The semi-annual haute couture shows in Paris – held each January and July – are at their core a study in contradictions. Clients and their stylists simultaneously demand clothes that are ethereal and fantastical, but also sufficiently functional to be worn by actual women, often on the red carpet. This year, the global mood is somber, and yet the essence of haute couture is escape, beauty and pleasure. Dreams meet reality, and art meets commerce, and it’s the rare designer who can satisfy the needs of both. This year, that’s further complicated by The Reckoning: #MeToo fashion is a fluid idea at the moment, sometimes requiring the color black, other times being expressed through powerful colors and silhouettes – and every now then, the flash of a slogan or a statement tee. Oh, and did we mention that haute couture prices are stratospheric? So while the designs must flatter, they must also represent the highest possible craftsmanship from the atelier. A $200,000+ dress has to be a truly unique work of art.
We’ve surveyed the looks from the major haute couture shows, and we’ve followed with fascination the speculation about who will wear what on the Oscar red carpet, and to the upcoming Royal Wedding, and to the annual Met Gala (which actually has a blue – not red – carpet). We decided to dream a little dream. Should we receive invitations to any and all of the above, what would we wear? Here’s an overview of the options presented this week in Paris.
Chanel Haute Couture staged its runway as a classic French garden with a fountain, sandy paths, and rose-threaded pergolas. Karl Lagerfeld proclaimed his hopefulness about the future of France, and showed absolutely lovely dresses and gowns with perfect little hats and veils and seriously great boots. Royal Wedding, anyone?
Armani Privé Couture is always an important show of which to take note, since many actresses turn to the line for their Oscar fashions (actress Diane Kruger was in the front row). The collection was called “Clouds,” and the colors were inspired by the skies of Paris. What was shown on the runway may not be precisely what ends up on the red carpet – but it’s likely to provide inspiration for some of the looks we’ll see in the coming months.
Giambattista Valli held his spring couture show in the Musée des Beaux-Arts in the Petit Palais, and the looks were equal to the opulence of their surroundings. The collection was inspired by the book The Wild Garden and by the gowns seen on classical Grecian statuary.
At Dior, Maria Grazia Chiuri chose Surrealism as her inspiration, specifically the work of Leonor Fini, one of the avant-garde artists embraced by Christian Dior when he ran a gallery before becoming a designer. That translated into a primarily black and white color palette, accompanied in some cases by black Venetian-style masks in homage to Peggy Guggenheim, who was also a patron of Fini’s and lived in a mansion on the Grand Canal.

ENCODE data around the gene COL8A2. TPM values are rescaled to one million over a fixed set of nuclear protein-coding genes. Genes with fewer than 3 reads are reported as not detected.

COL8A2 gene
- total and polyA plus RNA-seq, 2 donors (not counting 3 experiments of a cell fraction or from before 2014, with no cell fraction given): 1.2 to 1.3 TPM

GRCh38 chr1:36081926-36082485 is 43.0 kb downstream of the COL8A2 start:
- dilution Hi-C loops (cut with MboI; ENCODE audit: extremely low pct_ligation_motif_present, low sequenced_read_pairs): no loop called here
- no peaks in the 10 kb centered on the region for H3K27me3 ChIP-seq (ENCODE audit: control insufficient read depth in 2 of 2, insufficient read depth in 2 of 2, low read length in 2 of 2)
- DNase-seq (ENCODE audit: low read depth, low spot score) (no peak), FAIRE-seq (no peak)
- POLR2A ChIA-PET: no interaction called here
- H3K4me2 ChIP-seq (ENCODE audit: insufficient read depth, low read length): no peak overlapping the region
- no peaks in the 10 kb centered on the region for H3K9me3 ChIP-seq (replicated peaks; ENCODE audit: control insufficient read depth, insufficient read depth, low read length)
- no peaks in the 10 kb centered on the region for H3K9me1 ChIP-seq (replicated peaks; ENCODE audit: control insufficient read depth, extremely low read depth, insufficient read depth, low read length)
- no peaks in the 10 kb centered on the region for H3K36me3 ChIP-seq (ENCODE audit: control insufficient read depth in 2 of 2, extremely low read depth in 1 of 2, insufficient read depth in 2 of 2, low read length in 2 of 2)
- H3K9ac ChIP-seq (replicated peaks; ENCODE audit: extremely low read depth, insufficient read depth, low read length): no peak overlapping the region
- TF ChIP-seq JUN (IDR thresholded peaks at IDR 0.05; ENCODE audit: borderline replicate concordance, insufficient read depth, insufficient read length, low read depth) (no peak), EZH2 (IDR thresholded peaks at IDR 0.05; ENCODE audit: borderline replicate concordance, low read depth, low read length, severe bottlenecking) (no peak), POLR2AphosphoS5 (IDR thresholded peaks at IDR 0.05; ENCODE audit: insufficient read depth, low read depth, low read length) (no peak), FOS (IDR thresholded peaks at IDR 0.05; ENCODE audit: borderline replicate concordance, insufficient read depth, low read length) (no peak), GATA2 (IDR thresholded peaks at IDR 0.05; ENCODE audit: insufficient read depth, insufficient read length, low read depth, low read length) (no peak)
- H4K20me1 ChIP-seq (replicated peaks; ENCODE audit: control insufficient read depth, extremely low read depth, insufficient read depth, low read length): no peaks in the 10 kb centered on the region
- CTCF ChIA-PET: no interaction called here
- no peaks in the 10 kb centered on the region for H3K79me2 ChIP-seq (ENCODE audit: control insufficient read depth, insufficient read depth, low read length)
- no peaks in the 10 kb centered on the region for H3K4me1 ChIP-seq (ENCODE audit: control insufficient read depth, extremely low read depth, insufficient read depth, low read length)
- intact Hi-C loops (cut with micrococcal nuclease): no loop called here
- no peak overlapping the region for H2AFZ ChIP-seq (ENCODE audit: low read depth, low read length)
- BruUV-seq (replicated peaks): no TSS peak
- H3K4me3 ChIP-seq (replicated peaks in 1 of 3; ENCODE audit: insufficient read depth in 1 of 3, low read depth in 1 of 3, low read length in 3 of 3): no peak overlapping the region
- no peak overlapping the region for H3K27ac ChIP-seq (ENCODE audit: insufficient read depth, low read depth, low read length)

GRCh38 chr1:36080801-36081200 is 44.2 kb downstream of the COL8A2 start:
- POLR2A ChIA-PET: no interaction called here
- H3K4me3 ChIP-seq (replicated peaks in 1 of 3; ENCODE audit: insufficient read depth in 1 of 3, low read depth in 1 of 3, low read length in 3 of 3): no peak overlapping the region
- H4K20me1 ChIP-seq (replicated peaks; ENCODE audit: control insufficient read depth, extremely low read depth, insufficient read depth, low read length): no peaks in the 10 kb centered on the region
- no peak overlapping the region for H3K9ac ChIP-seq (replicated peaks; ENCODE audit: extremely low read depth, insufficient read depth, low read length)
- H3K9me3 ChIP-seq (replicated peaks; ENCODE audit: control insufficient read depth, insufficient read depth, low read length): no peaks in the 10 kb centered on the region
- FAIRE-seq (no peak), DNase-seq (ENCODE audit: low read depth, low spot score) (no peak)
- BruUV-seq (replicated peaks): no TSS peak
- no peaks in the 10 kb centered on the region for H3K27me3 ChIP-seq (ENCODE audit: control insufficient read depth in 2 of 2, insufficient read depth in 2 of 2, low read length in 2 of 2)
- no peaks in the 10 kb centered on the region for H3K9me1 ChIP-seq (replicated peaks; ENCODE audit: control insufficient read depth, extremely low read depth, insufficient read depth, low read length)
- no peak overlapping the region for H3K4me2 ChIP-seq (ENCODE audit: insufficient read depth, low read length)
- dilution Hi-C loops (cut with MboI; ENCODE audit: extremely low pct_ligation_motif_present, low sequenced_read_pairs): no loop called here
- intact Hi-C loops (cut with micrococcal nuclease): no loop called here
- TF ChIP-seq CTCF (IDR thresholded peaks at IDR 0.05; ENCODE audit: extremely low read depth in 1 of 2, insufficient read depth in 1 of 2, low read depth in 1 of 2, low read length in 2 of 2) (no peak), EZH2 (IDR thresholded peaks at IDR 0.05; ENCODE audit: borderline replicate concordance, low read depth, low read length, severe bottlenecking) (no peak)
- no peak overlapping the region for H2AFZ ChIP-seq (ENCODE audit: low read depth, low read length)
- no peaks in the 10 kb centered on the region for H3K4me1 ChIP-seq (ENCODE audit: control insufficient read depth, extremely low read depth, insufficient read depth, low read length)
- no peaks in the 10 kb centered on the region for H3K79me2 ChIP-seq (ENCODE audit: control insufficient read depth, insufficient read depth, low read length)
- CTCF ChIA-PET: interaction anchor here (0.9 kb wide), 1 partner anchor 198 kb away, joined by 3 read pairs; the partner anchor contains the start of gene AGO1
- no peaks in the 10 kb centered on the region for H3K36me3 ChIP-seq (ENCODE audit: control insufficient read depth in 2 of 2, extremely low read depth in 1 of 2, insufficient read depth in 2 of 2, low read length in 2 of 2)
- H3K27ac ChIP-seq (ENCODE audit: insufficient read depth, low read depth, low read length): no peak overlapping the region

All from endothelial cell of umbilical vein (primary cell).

Under the direction of Clare Waight Keller, Givenchy haute couture was filled with striking minimalist silhouettes that were clean and graceful. There were strong jackets, some evening trousers, and overall a sense of grown-up femininity that won strong positive reviews from the fashion press. We loved them, too, and we’re expecting to see these looks again in Hollywood.
Iris van Herpen held her show at the Galerie de Minérologie et de Géologie, and took nature as her theme. The Dutch-born designer is a truly gifted artist whose work has been the subject of several museum shows – for example, her pieces were showcased in the Manus x Machina exhibit at the Costume Institute show at the Metropolitan Museum of Art in New York in 2016. Her dresses were like nothing we’ve ever seen before – dreamy and exquisite. And can we just say that those shoes are dope?
Ralph and Russo is on fire right now, having designed the dress worn by Meghan Markle in her official engagement photo with Prince Harry. The strong expectation is that Tamara Ralph will design her wedding gown – aka The Dress of the Year. Could these be sneak peeks at what’s to come? Watch this space for further updates.
Last and absolutely not least, the Valentino couture collection shown by Pierpaolo Piccioli has garnered rave reviews. The designer managed to capture the glamour, the whimsy, and the commanding looks that haute couture has always represented – especially when accompanied by a series of hats designed by superstar milliner Philip Treacy. But Piccioli also captured a spirit of modernity, strength, and purpose. There were fluid dresses, and pants (which is in itself a revolutionary idea in haute couture), and color combinations that were breath-taking. A lovely touch was that each dress was named after the seamstress who hand-made it. This show is still being talked about, and we will definitely see some of these looks on the red carpet later this year. It was a bravura performance with the promise of a bright future for Valentino and its wildly talented designer.
The highest level of design and craftsmanship, married with a star-studded audience and a magnificent setting in Paris? Sweet dreams are made of these. See you at the Oscar watch party!
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